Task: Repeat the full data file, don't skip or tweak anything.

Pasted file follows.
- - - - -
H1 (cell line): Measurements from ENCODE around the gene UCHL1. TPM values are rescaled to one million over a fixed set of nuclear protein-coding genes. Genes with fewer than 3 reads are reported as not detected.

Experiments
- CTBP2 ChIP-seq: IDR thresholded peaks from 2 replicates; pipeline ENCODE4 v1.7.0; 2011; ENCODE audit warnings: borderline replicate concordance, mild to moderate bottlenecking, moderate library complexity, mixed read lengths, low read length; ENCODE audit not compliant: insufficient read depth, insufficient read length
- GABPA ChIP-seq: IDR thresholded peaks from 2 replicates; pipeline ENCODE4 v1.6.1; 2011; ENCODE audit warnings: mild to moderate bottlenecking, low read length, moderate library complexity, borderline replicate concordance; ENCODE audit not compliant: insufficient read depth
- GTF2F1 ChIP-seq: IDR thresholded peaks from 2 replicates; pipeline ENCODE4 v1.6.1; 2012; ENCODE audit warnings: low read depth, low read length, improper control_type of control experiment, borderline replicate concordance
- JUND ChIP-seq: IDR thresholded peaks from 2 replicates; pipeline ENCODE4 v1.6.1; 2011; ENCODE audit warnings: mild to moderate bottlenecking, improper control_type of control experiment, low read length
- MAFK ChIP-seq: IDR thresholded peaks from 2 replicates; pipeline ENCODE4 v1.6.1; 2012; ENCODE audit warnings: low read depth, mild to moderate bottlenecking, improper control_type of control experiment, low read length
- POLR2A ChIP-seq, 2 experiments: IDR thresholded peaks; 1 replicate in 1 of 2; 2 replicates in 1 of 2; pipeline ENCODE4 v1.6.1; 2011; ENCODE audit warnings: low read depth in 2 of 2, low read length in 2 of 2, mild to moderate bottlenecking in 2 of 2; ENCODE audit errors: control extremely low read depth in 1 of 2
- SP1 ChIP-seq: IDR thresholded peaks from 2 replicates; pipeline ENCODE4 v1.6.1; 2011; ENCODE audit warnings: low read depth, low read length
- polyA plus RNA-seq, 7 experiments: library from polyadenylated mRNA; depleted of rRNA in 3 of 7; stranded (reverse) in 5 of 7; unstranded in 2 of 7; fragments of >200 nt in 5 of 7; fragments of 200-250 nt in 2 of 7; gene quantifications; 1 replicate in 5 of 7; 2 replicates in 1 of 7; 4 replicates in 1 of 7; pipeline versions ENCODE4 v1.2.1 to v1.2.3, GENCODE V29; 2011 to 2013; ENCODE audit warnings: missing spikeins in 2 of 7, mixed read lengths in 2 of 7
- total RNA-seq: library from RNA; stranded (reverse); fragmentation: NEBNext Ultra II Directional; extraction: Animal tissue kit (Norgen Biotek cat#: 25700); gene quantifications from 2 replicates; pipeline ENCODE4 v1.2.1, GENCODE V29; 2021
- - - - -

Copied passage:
H1 (cell line): Measurements from ENCODE around the gene UCHL1. TPM values are rescaled to one million over a fixed set of nuclear protein-coding genes. Genes with fewer than 3 reads are reported as not detected.

Experiments
- CTBP2 ChIP-seq: IDR thresholded peaks from 2 replicates; pipeline ENCODE4 v1.7.0; 2011; ENCODE audit warnings: borderline replicate concordance, mild to moderate bottlenecking, moderate library complexity, mixed read lengths, low read length; ENCODE audit not compliant: insufficient read depth, insufficient read length
- GABPA ChIP-seq: IDR thresholded peaks from 2 replicates; pipeline ENCODE4 v1.6.1; 2011; ENCODE audit warnings: mild to moderate bottlenecking, low read length, moderate library complexity, borderline replicate concordance; ENCODE audit not compliant: insufficient read depth
- GTF2F1 ChIP-seq: IDR thresholded peaks from 2 replicates; pipeline ENCODE4 v1.6.1; 2012; ENCODE audit warnings: low read depth, low read length, improper control_type of control experiment, borderline replicate concordance
- JUND ChIP-seq: IDR thresholded peaks from 2 replicates; pipeline ENCODE4 v1.6.1; 2011; ENCODE audit warnings: mild to moderate bottlenecking, improper control_type of control experiment, low read length
- MAFK ChIP-seq: IDR thresholded peaks from 2 replicates; pipeline ENCODE4 v1.6.1; 2012; ENCODE audit warnings: low read depth, mild to moderate bottlenecking, improper control_type of control experiment, low read length
- POLR2A ChIP-seq, 2 experiments: IDR thresholded peaks; 1 replicate in 1 of 2; 2 replicates in 1 of 2; pipeline ENCODE4 v1.6.1; 2011; ENCODE audit warnings: low read depth in 2 of 2, low read length in 2 of 2, mild to moderate bottlenecking in 2 of 2; ENCODE audit errors: control extremely low read depth in 1 of 2
- SP1 ChIP-seq: IDR thresholded peaks from 2 replicates; pipeline ENCODE4 v1.6.1; 2011; ENCODE audit warnings: low read depth, low read length
- polyA plus RNA-seq, 7 experiments: library from polyadenylated mRNA; depleted of rRNA in 3 of 7; stranded (reverse) in 5 of 7; unstranded in 2 of 7; fragments of >200 nt in 5 of 7; fragments of 200-250 nt in 2 of 7; gene quantifications; 1 replicate in 5 of 7; 2 replicates in 1 of 7; 4 replicates in 1 of 7; pipeline versions ENCODE4 v1.2.1 to v1.2.3, GENCODE V29; 2011 to 2013; ENCODE audit warnings: missing spikeins in 2 of 7, mixed read lengths in 2 of 7
- total RNA-seq: library from RNA; stranded (reverse); fragmentation: NEBNext Ultra II Directional; extraction: Animal tissue kit (Norgen Biotek cat#: 25700); gene quantifications from 2 replicates; pipeline ENCODE4 v1.2.1, GENCODE V29; 2021